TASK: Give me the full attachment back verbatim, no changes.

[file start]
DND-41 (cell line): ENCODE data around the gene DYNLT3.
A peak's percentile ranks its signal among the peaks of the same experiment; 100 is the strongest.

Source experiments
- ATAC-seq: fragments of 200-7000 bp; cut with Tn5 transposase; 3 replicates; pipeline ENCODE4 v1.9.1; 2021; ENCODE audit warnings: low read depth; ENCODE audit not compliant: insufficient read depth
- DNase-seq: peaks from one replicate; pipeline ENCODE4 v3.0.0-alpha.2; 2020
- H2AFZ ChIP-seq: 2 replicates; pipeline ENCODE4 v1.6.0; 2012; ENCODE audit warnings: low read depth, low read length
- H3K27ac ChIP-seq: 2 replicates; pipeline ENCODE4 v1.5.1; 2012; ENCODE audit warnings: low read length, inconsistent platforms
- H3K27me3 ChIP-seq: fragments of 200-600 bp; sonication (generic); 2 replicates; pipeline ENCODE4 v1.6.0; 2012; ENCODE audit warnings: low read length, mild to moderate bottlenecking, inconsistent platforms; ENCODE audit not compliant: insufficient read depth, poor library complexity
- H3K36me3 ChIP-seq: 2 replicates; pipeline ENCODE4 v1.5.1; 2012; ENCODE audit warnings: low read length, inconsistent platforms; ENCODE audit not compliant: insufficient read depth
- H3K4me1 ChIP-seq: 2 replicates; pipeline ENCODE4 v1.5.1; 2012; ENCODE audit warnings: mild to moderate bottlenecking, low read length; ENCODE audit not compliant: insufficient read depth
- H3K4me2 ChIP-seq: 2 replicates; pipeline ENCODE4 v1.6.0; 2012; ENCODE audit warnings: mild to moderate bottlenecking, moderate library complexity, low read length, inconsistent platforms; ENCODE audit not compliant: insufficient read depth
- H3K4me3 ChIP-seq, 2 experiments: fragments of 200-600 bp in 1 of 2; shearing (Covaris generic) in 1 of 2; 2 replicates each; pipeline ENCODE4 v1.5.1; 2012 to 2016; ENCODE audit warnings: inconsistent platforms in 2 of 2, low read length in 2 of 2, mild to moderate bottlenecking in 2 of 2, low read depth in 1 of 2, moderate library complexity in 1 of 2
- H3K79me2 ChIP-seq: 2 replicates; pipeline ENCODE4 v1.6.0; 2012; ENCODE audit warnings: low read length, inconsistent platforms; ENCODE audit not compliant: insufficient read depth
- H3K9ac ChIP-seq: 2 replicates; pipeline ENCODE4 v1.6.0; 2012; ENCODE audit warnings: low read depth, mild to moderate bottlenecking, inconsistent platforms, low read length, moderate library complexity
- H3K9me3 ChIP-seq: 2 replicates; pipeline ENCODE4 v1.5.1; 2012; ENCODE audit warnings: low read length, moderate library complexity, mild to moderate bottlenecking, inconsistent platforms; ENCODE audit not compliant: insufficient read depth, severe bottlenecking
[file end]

DND-41 (cell line): ENCODE data around the gene DYNLT3.
A peak's percentile ranks its signal among the peaks of the same experiment; 100 is the strongest.

Source experiments
- ATAC-seq: fragments of 200-7000 bp; cut with Tn5 transposase; 3 replicates; pipeline ENCODE4 v1.9.1; 2021; ENCODE audit warnings: low read depth; ENCODE audit not compliant: insufficient read depth
- DNase-seq: peaks from one replicate; pipeline ENCODE4 v3.0.0-alpha.2; 2020
- H2AFZ ChIP-seq: 2 replicates; pipeline ENCODE4 v1.6.0; 2012; ENCODE audit warnings: low read depth, low read length
- H3K27ac ChIP-seq: 2 replicates; pipeline ENCODE4 v1.5.1; 2012; ENCODE audit warnings: low read length, inconsistent platforms
- H3K27me3 ChIP-seq: fragments of 200-600 bp; sonication (generic); 2 replicates; pipeline ENCODE4 v1.6.0; 2012; ENCODE audit warnings: low read length, mild to moderate bottlenecking, inconsistent platforms; ENCODE audit not compliant: insufficient read depth, poor library complexity
- H3K36me3 ChIP-seq: 2 replicates; pipeline ENCODE4 v1.5.1; 2012; ENCODE audit warnings: low read length, inconsistent platforms; ENCODE audit not compliant: insufficient read depth
- H3K4me1 ChIP-seq: 2 replicates; pipeline ENCODE4 v1.5.1; 2012; ENCODE audit warnings: mild to moderate bottlenecking, low read length; ENCODE audit not compliant: insufficient read depth
- H3K4me2 ChIP-seq: 2 replicates; pipeline ENCODE4 v1.6.0; 2012; ENCODE audit warnings: mild to moderate bottlenecking, moderate library complexity, low read length, inconsistent platforms; ENCODE audit not compliant: insufficient read depth
- H3K4me3 ChIP-seq, 2 experiments: fragments of 200-600 bp in 1 of 2; shearing (Covaris generic) in 1 of 2; 2 replicates each; pipeline ENCODE4 v1.5.1; 2012 to 2016; ENCODE audit warnings: inconsistent platforms in 2 of 2, low read length in 2 of 2, mild to moderate bottlenecking in 2 of 2, low read depth in 1 of 2, moderate library complexity in 1 of 2
- H3K79me2 ChIP-seq: 2 replicates; pipeline ENCODE4 v1.6.0; 2012; ENCODE audit warnings: low read length, inconsistent platforms; ENCODE audit not compliant: insufficient read depth
- H3K9ac ChIP-seq: 2 replicates; pipeline ENCODE4 v1.6.0; 2012; ENCODE audit warnings: low read depth, mild to moderate bottlenecking, inconsistent platforms, low read length, moderate library complexity
- H3K9me3 ChIP-seq: 2 replicates; pipeline ENCODE4 v1.5.1; 2012; ENCODE audit warnings: low read length, moderate library complexity, mild to moderate bottlenecking, inconsistent platforms; ENCODE audit not compliant: insufficient read depth, severe bottlenecking